Canadian Forest Service Publications
Biting Flies and Activity of Caribou in the Boreal Forest. 2018.Raponi, M.; Beresford, D.V.; Schaffer, J.A.; Thompson, I.D.; Wiebe, P.A.; Rodgers, A.R.; Fryxell, J.M. The Journal of Wildlife Management: http:// 10.1002/jwmg.21427.
Available from: Great Lakes Forestry Centre
Catalog ID: 39067
CFS Availability: PDF (request by e-mail)
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Plain Language Summary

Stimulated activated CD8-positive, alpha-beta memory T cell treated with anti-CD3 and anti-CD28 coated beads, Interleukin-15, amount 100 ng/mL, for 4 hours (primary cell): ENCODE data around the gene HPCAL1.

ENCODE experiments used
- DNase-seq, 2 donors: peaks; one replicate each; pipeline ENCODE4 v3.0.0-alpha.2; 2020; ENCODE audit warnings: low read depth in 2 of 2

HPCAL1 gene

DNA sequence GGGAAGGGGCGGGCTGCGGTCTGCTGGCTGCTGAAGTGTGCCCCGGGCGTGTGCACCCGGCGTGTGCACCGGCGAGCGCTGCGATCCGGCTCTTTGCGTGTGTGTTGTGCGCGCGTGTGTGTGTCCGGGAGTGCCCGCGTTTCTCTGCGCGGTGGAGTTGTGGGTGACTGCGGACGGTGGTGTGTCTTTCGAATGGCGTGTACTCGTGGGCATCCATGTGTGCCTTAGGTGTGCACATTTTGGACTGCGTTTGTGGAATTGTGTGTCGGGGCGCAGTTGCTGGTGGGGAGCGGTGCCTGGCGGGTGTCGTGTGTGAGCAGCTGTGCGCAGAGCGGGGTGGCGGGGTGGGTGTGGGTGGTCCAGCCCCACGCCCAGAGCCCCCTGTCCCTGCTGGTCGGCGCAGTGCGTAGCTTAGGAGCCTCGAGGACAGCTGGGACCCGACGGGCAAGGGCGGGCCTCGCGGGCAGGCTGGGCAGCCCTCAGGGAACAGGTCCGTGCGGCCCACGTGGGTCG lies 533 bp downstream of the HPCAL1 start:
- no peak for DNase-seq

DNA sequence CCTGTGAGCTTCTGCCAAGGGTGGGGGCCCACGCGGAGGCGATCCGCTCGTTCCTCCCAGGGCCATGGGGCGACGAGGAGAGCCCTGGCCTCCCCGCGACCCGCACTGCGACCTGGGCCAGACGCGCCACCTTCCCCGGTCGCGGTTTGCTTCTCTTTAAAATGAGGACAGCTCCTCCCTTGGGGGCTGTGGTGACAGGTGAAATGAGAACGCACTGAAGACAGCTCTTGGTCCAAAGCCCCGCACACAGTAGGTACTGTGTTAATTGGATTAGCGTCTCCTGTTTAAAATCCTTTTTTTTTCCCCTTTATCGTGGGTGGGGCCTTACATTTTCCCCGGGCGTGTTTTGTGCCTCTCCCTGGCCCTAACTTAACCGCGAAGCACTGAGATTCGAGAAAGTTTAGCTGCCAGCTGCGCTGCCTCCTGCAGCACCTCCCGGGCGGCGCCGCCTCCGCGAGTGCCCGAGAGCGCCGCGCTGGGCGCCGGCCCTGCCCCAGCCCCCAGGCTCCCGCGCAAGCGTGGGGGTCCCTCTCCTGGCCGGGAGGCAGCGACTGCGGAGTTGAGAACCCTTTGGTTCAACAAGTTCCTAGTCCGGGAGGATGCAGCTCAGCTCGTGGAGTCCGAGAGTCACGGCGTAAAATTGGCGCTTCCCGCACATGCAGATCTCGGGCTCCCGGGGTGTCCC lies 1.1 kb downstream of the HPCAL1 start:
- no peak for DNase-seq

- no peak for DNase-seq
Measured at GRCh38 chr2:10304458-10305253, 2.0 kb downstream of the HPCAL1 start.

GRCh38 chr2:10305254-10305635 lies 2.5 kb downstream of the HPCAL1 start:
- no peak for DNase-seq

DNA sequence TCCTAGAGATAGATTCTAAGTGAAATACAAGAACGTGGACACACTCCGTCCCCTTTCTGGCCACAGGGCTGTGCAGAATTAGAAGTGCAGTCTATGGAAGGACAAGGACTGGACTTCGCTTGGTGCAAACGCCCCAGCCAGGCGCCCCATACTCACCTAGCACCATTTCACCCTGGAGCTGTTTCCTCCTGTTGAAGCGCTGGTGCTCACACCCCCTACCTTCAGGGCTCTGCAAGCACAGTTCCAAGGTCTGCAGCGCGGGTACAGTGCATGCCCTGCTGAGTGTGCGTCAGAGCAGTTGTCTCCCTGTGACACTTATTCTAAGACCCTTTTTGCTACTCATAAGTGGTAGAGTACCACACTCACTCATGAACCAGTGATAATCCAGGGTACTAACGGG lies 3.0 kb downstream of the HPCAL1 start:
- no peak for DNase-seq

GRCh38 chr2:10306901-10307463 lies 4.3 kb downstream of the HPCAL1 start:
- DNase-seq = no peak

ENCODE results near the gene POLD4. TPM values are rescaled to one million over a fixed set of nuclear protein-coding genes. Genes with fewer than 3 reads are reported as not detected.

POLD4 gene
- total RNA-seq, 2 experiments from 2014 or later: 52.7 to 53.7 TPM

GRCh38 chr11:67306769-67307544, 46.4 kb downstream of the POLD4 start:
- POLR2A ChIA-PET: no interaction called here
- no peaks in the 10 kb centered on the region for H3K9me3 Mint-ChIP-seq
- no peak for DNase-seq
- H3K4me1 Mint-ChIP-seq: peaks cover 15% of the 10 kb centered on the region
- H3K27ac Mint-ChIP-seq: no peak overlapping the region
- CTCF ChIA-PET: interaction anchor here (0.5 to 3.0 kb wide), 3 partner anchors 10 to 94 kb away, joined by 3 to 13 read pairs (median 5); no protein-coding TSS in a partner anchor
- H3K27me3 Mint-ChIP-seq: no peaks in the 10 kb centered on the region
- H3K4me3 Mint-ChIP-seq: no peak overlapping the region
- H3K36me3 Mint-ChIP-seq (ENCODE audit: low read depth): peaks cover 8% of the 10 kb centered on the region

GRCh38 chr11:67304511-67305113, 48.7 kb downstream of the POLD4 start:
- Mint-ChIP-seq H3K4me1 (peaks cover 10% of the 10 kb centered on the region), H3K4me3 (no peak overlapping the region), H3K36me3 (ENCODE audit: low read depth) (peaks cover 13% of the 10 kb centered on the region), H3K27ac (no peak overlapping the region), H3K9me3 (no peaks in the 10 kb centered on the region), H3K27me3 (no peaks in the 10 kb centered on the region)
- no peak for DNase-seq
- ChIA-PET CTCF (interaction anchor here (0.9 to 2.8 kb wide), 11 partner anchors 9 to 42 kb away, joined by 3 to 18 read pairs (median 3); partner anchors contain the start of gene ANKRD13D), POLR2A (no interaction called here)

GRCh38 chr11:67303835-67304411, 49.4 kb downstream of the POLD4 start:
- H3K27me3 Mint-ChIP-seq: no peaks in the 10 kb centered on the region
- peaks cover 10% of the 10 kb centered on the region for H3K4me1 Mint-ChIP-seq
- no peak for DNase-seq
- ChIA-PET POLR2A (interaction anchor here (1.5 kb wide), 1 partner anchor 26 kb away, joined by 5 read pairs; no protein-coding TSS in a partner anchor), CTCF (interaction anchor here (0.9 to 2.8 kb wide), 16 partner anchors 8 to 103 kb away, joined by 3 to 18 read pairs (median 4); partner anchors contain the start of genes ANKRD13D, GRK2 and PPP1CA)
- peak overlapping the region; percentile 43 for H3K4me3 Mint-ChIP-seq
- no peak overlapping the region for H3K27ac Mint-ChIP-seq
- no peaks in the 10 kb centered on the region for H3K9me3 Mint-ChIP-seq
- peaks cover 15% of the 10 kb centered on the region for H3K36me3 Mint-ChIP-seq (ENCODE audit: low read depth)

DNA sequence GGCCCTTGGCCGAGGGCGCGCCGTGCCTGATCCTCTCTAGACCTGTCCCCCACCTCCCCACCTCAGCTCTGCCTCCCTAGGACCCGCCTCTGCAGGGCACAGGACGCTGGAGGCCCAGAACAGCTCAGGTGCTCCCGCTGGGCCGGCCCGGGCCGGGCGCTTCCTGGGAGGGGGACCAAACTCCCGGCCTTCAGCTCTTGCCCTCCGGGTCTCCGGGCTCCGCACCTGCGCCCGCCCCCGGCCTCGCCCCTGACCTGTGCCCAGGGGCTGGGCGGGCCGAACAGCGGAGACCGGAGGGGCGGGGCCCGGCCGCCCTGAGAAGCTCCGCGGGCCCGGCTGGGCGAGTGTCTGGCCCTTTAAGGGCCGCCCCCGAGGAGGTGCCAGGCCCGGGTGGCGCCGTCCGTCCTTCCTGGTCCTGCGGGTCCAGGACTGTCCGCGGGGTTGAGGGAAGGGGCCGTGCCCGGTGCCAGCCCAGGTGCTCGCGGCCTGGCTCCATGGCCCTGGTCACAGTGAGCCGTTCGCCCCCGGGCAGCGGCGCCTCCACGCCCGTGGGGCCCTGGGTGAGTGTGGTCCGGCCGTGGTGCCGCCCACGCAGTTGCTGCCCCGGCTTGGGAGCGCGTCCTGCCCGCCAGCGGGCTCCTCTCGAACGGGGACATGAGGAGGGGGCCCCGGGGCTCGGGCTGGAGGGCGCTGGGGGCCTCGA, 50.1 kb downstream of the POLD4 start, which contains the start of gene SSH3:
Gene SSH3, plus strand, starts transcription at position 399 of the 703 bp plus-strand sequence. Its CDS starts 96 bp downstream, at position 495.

Habitat loss has been implicated in the decline of forest-dwelling caribou (Rangifer tarandus caribou), but it is unknown how biting insects, potentially important components of boreal forest habitat for caribou, influence the activity of this threatened species. During summers in 2011 and 2012 in northern Ontario, Canada, we quantified the relative abundance of black flies, mosquitoes, and tabanids in boreal forest stands of different ages and related their abundance to caribou activity. We counted insects in young (25–35 yrs since forest harvesting), intermediate (36–69 yrs), and old (≥70 yrs) stands using sweep nets and counts on human subjects. We related the daily variation in abundance of these insect families, along with daily maximum temperature, to the activity of female caribou, determined by accelerometers in GPS collars. Our study reveals that biting flies can alter the behavior of female caribou in the boreal forest. Loss of old stands may accentuate the potential for insect harassment.
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